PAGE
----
Saturday, November 29, 2008
This bourbon is too smooth to waste in the oven
This post started out to be about a recipe for ham glaze containing apricot preserves and bourbon. However, my stop at a liquor store detours this story to Labrot & Graham and its Woodford Reserve Distiller’s Select bourbon.
The brand stands out on the shelf over its competitors that include Jim Beam and Old Crow. Woodford’s thin, round-shouldered bottles are classy and manly, a reminder of a classic black-and-white movie scene with Humphrey Bogart pouring goblets of bourbon to share with a beautiful dame behind a piano. This isn’t the cheap stuff, either. Brewed near Versailles, KY, since 1812, Woodford is the official bourbon of the Kentucky Derby. Simply speaking, Woodford defines top shelf.
So back here in shot-and-beer territory south of Pittsburgh, Pa., it’s a miracle that my bottle lasted long enough to make it this week into Thanksgiving dinner.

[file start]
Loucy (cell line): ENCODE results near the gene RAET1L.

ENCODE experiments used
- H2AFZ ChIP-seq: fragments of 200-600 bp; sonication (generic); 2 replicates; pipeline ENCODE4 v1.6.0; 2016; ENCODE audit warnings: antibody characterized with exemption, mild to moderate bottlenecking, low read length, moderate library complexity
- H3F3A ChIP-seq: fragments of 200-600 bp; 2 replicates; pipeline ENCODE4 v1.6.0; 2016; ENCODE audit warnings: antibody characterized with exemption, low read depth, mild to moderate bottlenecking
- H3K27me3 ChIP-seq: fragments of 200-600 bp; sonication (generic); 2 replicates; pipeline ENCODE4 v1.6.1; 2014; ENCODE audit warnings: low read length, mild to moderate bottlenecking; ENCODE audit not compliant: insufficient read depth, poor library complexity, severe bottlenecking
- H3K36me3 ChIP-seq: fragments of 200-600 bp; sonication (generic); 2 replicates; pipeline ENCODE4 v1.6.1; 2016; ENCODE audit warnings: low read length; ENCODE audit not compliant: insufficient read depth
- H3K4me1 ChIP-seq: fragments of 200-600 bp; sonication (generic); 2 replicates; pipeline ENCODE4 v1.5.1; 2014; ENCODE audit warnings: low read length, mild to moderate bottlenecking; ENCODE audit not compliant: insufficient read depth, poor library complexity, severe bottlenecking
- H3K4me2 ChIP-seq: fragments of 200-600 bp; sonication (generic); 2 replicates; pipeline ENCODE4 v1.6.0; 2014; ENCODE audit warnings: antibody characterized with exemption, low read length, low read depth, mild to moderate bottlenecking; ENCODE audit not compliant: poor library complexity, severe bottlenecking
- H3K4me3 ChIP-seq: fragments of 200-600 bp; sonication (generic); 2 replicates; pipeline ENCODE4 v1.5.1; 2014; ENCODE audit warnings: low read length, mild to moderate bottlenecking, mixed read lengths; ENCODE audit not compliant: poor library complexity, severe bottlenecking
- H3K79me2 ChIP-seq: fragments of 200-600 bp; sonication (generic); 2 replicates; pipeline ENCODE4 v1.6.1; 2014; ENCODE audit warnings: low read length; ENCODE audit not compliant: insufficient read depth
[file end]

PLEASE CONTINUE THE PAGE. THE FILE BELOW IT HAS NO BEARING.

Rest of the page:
That glaze recipe yanked from a page in the latest issue of GQ magazine calls for four tablespoons of the above-mentioned preserves and a cup of bourbon or rum warmed together over a stove and set aside while the ham cooks for about an hour. A sober cook should then apply this mixture to the ham before returning it to the oven until it reaches the right temperature.
This recipe will fail you. Instead, spoon an entire small jar of preserves into a sauce pan with about a half-cup or less of bourbon to ensure a thick dressing to dribble over the ham to counteract with all that salt it holds. A full cup of whiskey will just result in a runny glaze.
Aside from that, it would be a shame to send too much smooth Woodford to the drippings in a roasting plan. Save the rest for a day when your personal Ingrid Bergman stops by to lounge around and watch “Casablanca" one more time for good measure.